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Lana Turner? Nah.

L.A. Confidential

1997. Directed by Curtis Hanson. Screenplay by Brian Helgeland, based on a novel by James Ellroy. With Kevin Spacey, Russell Crowe, Guy Pearce, James Cromwell, Kim Basinger, Danny De Vito.


L.A.Confidential vividly captures the way that movies (and, on the horizon, TV), hard-boiled crime fiction, and Los Angeles politics rhymed off of one another in the decade following the war. Not far beneath the sturface of the story is lurks the incestuous, corrupting relationship between filmed fantasy and civic boosterism. L.A. is not just another city with brutal cops and dishonest politicians; it's the city where everything is staged, including horrific crimes and police investigations.

One moment stopped me (or delighted me, I'm not sure which). It's when a pair of detectives come upon gangster Johnny Stompanato cozying up to Lana Turner in a bar with the great name of Formosa (a real place, I have since learned). Now, they and we have already learned about a ring of high-priced prostitutes who undergo plastic surgery in order to make themselves resemble big stars of the day. The heroine is said to be a Veronica Lake lookalike, and another important character has had a nose job to look like Rita Hayworth. So when detective Bud White spots Stompanato with a woman who looks like Lana Turner, he calls the woman a whore and scoffs at the cheap illusion. Unfortunately for him, it turns out (as those of us who know the Johnny Stompanato story have guessed) that the woman actually is Lana Turner.

Like White, we know this only because celebrity-savy detective Jack Vincennes tell us so. Otherwise, how is an audience to distinguish between an illusion that's supposed to be an illusion and an illusion that's supposed to be real? The two whores we've already met don't really look very much like Veronica Lake or Rita Hayworth, although the other characters in the movie seem to think they do. This Lana Turner looks equally ersatz. Like the others, she's simply a contemporary actress (her name is Brenda Bakke) selected and made up to suggest, in a gross way, someone who might have been a star in another era.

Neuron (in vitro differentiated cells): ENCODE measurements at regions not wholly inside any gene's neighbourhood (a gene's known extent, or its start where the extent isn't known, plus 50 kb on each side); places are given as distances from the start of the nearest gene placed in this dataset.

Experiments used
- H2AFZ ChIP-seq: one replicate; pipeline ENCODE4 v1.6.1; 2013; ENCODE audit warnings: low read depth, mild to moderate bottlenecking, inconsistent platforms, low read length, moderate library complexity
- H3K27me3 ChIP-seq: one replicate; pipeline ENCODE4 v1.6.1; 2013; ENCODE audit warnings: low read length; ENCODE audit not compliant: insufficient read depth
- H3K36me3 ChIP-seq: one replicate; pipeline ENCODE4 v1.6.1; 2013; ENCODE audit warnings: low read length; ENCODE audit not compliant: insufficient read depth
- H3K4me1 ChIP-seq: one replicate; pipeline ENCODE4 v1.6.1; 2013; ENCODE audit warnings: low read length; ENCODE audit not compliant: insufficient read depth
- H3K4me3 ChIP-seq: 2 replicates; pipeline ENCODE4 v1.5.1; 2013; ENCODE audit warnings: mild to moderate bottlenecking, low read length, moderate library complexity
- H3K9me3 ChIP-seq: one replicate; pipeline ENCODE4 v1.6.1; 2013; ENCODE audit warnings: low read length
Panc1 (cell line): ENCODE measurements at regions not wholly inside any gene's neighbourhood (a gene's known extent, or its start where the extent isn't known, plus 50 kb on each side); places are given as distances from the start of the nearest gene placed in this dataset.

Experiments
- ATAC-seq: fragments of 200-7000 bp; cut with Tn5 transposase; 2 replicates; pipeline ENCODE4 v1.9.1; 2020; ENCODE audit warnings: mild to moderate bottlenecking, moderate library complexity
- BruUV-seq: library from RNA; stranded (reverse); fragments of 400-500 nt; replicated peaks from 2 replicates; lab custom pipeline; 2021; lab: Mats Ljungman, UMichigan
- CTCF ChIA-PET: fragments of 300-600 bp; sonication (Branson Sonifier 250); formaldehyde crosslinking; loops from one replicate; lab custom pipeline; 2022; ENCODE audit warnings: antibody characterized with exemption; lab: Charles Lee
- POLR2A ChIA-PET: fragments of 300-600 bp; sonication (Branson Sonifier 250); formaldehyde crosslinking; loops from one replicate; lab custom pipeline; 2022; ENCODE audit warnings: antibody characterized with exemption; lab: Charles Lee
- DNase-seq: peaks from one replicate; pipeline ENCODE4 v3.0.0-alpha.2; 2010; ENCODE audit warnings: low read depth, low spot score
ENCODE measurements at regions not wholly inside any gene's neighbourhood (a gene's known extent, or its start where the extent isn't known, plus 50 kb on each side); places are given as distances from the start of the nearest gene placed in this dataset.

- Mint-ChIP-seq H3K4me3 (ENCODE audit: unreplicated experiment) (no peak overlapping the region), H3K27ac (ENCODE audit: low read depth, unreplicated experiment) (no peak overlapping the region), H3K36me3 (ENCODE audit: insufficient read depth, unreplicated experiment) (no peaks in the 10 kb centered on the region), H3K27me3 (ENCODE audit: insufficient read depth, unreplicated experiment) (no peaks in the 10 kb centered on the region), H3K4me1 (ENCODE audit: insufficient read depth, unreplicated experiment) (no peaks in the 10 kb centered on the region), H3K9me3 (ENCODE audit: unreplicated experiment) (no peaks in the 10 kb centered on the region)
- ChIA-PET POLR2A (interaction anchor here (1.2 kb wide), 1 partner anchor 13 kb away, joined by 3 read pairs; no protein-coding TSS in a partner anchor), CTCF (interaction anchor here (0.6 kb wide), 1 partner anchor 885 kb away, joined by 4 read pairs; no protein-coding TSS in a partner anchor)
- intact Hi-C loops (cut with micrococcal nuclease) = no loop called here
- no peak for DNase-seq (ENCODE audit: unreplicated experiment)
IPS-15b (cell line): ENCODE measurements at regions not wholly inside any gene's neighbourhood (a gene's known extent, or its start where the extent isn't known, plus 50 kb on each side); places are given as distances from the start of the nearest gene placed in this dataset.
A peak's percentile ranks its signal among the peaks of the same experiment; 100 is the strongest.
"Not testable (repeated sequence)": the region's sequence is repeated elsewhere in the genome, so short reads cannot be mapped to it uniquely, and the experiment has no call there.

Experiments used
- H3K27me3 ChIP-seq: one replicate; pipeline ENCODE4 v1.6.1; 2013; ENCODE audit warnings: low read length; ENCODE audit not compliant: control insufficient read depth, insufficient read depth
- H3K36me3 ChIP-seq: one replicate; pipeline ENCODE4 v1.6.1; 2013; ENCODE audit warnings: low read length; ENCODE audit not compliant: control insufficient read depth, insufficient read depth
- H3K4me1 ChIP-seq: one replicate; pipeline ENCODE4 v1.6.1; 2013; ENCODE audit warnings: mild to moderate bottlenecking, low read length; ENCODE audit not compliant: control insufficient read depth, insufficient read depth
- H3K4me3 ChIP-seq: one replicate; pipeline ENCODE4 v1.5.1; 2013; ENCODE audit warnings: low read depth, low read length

By insisting on a distinction between phony Lakes and Hayworths on the one hand and a supposedly real Turner on the other, L.A.Confidential brings our own fandom into the equation. A joke that would have been unproblematic in a novel—if the narrator informed us that Bud White had inadvertently mistaken the real Lana Turner for a Lana wannabe, we'd accept it—becomes quite complicated on-screen. We who watch movies know Lana Turner when we see her. There's a difference between "Oh, I see. That's supposed to be Lana Turner" and "That's Lana Turner."

I don't know if this is a weakness of the film, or a strength. But it sure is a zingy little moment for those of us who are interested in movies about movie-ness.

(10/19/97)

 

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copyright ©2005 Barbara Bernstein